Connect
To Top

Taking Too Many Selfies? You Are Probably Suffering From This Mental Disorder

Addicted to selfies? You may find it pretty natural to take a picture of yourself while attending an event, hanging out with your mates, or while just sitting in the cozy confines of your room. But several psychologists are of the opinion that clicking numerous selfies a day is actually a mental disorder that needs treatment. A new study has revealed that “Selfitis” is indeed a thing to be worried about. Researchers have come up with a Selfitis Behavior Scale which measures the levels of this mental disease. Well, the findings are not at all impressive.

Opinions On Selfitis

For something to be labeled as a mental disorder, the behavior should jeopardize major spheres of an individual’s life. In spite of Selfitis not being recognized as a mental illness by the American Psychiatric Association, the idea propelled a group of researchers from Nottingham Trent University and Thiagarajar School of Management to seek out the possibility that being obsessed with selfies could actually be a kind of a disorder. While the term “Selfitis” has been coined as a hoax by many, it doesn’t necessarily imply that the condition has no existence in reality. The researchers evaluated how participants respond to certain questions regarding selfies and placed their statements on the behavioral scale. The scale generally ranges from borderline to chronic. In addition to that, a renowned research associate claimed that individuals with Selfitis are devoid of self-confidence and in all probability, might exhibit behavioral disorders.

Posting manipulated and edited selfies may have adverse effects on their lives and can create a twisted impression of the real world. People who suffer from Selfitis are considered to be attention-seekers. They crave for attention every single minute and intend to improve their position in society by posting their snaps online. But, many psychiatrists have begged to differ and claimed that every complex human behavior is not a mental illness.

Potential Mental Health Benefits

A board member of the Resnick Neuropsychiatric Hospital at the UCLA has raised eyebrows on the efficacy of such studies. She cited quite a few mental health benefits that a selfie can bring about. When friends hit the like button on their snaps, their self-esteem is boosted, and they feel like someone has given them a pat on their back. With that being said, it’s not correct for them to rely on some external factors to increase their self-esteem.  Everything done in moderation is fine. So, selfies can actually be both beneficial and damaging as well. A psychologist argued that selfies don’t display your narcissism and can play a big role in improving an individual’s mental health, When people click snaps during moments of achievement, courage, or gratitude, their self-confidence is in an all-time high. According to her, selfies are just fabulous documentation of all the special moments in life and is part of the regular process.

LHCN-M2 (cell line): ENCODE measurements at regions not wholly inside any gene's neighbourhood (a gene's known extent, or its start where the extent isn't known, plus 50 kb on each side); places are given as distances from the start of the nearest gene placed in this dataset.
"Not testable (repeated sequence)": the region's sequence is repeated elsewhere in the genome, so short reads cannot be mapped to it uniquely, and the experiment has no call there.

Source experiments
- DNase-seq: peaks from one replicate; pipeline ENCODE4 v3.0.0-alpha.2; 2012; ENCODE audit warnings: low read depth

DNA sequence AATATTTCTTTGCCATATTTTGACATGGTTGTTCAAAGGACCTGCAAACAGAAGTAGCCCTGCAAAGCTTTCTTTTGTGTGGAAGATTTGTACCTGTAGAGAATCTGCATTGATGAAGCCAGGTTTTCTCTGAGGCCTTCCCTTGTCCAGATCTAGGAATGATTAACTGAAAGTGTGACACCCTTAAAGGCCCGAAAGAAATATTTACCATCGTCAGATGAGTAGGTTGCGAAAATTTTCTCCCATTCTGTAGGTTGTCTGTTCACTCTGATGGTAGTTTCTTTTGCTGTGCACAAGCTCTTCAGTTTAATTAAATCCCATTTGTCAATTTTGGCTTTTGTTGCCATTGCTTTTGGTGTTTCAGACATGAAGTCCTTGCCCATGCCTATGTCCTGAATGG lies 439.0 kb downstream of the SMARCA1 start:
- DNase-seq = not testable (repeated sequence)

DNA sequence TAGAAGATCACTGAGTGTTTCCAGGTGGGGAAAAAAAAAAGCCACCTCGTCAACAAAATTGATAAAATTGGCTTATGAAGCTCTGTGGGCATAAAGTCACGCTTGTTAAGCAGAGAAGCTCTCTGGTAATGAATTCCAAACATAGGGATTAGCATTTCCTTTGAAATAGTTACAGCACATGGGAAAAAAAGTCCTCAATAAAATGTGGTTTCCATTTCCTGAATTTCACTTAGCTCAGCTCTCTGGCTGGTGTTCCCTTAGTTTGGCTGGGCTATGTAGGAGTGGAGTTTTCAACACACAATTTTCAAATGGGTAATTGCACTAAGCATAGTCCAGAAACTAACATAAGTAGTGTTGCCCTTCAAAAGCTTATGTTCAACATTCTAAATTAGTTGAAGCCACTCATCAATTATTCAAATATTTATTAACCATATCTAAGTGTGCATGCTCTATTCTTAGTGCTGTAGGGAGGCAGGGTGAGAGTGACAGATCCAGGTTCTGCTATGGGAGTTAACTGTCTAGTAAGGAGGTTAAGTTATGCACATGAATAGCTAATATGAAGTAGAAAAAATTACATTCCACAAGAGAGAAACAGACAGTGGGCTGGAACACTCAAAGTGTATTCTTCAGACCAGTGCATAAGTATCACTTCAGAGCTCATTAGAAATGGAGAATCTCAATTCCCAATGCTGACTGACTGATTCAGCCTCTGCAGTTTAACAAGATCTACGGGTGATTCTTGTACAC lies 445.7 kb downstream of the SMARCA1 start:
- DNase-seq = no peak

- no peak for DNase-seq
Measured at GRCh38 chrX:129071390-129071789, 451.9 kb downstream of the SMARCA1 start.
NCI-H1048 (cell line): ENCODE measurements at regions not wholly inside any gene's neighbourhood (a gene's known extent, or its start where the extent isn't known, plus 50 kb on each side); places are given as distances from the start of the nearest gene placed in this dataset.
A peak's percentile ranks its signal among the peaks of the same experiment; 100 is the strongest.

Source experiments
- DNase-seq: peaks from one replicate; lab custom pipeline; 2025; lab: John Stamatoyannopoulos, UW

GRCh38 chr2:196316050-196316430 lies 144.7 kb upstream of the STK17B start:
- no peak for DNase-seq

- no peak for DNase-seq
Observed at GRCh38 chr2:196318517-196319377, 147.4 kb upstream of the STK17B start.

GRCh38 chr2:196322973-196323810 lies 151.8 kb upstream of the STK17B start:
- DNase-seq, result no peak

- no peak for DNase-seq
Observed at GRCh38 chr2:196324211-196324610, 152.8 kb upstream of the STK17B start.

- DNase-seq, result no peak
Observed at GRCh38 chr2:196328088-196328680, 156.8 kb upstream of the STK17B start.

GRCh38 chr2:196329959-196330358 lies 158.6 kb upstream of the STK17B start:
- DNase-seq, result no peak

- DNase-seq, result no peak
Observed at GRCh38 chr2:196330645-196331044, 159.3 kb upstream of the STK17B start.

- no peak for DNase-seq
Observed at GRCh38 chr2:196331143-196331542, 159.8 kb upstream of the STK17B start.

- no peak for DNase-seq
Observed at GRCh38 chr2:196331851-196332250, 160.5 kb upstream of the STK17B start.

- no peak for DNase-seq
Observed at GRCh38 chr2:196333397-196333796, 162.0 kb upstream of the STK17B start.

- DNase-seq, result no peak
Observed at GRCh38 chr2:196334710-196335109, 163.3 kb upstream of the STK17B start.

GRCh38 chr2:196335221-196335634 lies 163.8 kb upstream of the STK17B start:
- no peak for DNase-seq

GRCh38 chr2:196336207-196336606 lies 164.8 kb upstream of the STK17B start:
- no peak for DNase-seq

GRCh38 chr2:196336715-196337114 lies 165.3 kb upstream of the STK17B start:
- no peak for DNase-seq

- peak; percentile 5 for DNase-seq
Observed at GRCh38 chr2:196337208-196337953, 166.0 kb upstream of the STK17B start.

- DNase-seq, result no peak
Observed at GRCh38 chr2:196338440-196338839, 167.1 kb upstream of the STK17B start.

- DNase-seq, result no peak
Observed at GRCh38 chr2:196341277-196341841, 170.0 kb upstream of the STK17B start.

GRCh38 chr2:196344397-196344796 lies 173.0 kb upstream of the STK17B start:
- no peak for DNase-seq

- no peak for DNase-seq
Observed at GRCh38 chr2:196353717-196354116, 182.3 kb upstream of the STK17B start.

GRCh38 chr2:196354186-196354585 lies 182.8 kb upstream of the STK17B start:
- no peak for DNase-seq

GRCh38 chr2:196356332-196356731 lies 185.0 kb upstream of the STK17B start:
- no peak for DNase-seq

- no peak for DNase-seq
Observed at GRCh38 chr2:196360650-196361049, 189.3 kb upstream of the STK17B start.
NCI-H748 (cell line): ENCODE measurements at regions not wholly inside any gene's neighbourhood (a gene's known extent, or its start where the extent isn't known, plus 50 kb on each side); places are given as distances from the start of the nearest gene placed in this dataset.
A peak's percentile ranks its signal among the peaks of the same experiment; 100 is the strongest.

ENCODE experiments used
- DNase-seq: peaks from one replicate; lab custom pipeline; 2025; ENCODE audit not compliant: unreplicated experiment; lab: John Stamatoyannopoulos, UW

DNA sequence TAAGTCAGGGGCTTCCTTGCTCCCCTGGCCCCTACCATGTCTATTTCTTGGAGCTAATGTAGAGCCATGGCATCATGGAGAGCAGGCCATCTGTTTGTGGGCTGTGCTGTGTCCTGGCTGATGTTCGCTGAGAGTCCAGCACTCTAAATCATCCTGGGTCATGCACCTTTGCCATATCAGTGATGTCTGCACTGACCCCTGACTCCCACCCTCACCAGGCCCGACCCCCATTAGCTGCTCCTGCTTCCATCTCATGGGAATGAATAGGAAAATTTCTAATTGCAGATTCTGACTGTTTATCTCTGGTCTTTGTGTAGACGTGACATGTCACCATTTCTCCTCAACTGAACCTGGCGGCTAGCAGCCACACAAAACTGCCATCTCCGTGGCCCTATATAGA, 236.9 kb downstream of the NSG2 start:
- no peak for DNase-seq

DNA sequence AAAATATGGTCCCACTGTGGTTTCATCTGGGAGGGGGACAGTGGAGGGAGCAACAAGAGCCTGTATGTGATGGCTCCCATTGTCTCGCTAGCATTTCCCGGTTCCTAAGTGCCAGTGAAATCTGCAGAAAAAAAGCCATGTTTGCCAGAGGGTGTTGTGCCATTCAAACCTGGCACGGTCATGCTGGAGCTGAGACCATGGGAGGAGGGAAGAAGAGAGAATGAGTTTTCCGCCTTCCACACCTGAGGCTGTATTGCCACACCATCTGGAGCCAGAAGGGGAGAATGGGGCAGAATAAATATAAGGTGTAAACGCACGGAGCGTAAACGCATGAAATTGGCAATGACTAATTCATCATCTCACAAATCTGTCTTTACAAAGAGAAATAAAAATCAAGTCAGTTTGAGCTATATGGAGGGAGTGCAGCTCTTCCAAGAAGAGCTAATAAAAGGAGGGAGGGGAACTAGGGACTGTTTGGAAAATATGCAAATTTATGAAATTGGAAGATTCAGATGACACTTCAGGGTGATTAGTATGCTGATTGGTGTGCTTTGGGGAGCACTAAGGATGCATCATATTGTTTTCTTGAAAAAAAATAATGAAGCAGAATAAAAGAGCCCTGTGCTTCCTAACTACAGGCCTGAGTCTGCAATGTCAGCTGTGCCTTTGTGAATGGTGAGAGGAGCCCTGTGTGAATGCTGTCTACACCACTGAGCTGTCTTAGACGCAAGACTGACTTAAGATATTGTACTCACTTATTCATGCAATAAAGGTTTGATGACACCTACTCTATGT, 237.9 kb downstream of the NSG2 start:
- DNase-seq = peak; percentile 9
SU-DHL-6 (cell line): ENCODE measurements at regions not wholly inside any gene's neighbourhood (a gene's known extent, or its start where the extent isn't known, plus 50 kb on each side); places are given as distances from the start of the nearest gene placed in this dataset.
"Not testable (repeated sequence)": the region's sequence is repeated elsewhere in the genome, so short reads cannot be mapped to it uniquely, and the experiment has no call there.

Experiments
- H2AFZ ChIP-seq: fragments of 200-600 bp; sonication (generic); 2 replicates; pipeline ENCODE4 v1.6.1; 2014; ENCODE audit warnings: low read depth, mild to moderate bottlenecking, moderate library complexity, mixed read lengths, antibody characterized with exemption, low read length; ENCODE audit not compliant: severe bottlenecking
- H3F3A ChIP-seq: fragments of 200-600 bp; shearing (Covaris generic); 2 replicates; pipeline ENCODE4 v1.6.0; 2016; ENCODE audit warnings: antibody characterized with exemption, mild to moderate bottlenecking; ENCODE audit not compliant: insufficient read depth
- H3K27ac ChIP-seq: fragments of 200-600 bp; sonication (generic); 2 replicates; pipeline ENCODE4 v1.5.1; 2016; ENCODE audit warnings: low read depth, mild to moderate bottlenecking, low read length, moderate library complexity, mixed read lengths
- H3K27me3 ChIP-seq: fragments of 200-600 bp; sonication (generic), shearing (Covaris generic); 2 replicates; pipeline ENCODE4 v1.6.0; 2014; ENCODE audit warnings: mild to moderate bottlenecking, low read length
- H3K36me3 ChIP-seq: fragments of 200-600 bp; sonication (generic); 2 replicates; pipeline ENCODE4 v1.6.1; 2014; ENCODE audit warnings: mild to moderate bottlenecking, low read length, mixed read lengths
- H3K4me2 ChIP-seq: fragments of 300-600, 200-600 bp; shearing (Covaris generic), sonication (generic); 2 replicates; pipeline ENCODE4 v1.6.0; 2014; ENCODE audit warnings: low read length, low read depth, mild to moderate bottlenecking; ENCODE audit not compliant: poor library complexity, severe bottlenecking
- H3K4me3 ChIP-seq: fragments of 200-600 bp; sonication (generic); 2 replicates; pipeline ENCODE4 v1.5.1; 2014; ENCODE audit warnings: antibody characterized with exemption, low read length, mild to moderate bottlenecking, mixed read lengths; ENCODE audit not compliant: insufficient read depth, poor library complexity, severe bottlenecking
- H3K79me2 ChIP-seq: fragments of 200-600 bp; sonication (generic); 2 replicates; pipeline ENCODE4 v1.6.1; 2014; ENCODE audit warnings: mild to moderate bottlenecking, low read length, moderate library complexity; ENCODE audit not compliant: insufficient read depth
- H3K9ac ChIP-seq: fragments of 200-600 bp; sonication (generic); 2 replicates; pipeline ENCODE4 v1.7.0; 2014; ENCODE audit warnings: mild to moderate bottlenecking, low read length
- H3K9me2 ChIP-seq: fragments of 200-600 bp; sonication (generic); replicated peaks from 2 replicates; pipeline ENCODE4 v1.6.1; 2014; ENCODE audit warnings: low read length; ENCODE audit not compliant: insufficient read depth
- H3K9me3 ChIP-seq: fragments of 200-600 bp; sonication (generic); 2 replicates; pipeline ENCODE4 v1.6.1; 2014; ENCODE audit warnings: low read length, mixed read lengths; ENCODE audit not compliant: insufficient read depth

Borderline, Acute, And Chronic Selfitis

If you take a minimum of three selfies each day, you possess traits of borderline Selfitis or so says the recently developed scale. The condition is considered to be severe when you begin posting them on various social networking sites for others to view, praise, and compliment. That certainly gives you immense satisfaction, doesn’t it? If someone keeps clicking selfies all throughout the day, that too incessantly, and posts at least six of them on social media every single day, the condition is termed as chronic Selfitis.

Selfitis Can Be Deadly

Though this piece of news might cause some discomfort in many an individual, over 30 people have died last year from taking selfies. Some selfie-takers have been run down by trains, while others have plummeted from extreme heights or even drowned, attempting to click the perfect selfie. One individual has even been trampled to death by an elephant. Such a disaster! Surprisingly, none of these people showed any traits of Selfitis before they died. Though it hasn’t still been proven that they suffered from this mental disorder, one thing appears certain – being obsessed to selfies can prove to be extremely hazardous and detrimental to an individual’s mental and physical health.

Every human being has little imperfections, and these flaws make them look beautiful. Your inner self is all that should matter, not how you look in your selfie uploads.

More in Mental Health